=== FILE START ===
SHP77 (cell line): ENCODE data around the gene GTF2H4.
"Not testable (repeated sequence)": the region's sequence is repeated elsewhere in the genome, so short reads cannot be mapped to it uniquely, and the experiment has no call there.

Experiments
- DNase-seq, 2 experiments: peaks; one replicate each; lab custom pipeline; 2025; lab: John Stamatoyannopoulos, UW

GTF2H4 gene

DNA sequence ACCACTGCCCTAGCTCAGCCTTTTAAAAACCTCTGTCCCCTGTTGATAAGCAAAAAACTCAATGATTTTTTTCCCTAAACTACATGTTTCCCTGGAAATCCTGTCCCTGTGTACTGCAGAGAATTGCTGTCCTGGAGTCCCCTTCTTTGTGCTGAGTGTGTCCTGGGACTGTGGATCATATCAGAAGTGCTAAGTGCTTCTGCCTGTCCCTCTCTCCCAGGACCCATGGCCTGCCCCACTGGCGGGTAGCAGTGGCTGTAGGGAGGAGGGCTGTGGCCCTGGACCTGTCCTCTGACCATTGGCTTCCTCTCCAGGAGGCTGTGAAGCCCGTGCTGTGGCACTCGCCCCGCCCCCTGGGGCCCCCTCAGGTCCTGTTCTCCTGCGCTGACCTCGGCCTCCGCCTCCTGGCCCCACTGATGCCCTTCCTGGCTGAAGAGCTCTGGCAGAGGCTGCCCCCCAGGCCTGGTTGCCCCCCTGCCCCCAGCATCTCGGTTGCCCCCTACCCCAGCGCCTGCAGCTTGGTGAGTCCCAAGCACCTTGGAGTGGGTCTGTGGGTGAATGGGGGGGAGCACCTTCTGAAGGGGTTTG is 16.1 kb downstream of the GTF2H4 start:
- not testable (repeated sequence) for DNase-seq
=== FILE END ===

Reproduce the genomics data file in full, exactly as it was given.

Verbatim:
SHP77 (cell line): ENCODE data around the gene GTF2H4.
"Not testable (repeated sequence)": the region's sequence is repeated elsewhere in the genome, so short reads cannot be mapped to it uniquely, and the experiment has no call there.

Experiments
- DNase-seq, 2 experiments: peaks; one replicate each; lab custom pipeline; 2025; lab: John Stamatoyannopoulos, UW

GTF2H4 gene

DNA sequence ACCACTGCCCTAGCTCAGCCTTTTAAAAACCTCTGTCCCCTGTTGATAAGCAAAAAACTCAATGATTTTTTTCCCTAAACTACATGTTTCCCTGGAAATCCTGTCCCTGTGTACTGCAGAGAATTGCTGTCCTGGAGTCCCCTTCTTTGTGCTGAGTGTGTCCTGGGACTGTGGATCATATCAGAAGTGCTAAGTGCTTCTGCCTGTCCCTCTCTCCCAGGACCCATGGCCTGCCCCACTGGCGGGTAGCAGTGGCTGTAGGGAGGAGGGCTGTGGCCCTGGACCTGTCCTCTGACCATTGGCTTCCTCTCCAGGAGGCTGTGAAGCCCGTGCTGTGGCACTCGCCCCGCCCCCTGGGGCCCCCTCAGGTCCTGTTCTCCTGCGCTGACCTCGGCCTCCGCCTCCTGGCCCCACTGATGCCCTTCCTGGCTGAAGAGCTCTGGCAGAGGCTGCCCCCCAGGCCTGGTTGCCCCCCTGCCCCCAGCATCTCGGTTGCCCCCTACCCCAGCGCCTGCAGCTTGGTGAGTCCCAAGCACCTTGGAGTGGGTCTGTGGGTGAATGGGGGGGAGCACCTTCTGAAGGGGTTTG is 16.1 kb downstream of the GTF2H4 start:
- not testable (repeated sequence) for DNase-seq